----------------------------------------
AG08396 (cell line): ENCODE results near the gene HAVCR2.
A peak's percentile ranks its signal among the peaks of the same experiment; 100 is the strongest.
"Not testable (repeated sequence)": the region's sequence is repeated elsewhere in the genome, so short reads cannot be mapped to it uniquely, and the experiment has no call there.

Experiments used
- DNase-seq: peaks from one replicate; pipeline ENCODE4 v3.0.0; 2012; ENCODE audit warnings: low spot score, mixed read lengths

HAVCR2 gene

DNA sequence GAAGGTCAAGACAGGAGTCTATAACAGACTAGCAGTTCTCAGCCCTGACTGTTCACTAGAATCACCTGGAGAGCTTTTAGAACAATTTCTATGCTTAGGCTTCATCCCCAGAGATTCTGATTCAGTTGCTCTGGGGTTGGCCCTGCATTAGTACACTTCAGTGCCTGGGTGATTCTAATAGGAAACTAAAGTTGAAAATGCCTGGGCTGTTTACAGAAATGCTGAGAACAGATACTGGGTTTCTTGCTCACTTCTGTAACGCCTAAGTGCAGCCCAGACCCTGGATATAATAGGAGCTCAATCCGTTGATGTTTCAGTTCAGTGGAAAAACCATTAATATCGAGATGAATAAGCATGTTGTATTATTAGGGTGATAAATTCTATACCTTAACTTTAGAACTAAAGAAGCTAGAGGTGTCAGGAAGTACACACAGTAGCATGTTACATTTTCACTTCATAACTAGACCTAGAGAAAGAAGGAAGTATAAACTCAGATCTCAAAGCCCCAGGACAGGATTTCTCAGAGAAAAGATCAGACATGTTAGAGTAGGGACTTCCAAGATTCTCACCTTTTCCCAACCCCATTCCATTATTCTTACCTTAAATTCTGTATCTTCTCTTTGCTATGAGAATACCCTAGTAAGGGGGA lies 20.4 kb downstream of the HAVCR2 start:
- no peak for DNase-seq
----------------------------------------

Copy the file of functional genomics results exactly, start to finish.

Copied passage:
AG08396 (cell line): ENCODE results near the gene HAVCR2.
A peak's percentile ranks its signal among the peaks of the same experiment; 100 is the strongest.
"Not testable (repeated sequence)": the region's sequence is repeated elsewhere in the genome, so short reads cannot be mapped to it uniquely, and the experiment has no call there.

Experiments used
- DNase-seq: peaks from one replicate; pipeline ENCODE4 v3.0.0; 2012; ENCODE audit warnings: low spot score, mixed read lengths

HAVCR2 gene

DNA sequence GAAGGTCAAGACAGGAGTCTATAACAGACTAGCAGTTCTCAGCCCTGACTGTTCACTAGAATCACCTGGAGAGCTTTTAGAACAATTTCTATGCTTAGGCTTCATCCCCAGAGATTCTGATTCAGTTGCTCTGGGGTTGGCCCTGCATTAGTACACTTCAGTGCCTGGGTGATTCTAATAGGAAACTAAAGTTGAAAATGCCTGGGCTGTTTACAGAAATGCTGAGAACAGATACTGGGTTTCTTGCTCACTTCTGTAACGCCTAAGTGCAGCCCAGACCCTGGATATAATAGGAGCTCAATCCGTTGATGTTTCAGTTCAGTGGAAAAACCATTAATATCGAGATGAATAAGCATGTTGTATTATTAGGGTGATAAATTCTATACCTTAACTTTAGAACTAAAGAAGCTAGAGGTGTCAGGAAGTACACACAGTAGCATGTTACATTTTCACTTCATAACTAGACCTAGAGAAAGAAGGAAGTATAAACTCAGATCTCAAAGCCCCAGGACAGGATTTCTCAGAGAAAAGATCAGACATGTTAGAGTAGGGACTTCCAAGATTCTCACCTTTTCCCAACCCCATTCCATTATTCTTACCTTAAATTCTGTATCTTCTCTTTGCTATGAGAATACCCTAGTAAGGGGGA lies 20.4 kb downstream of the HAVCR2 start:
- no peak for DNase-seq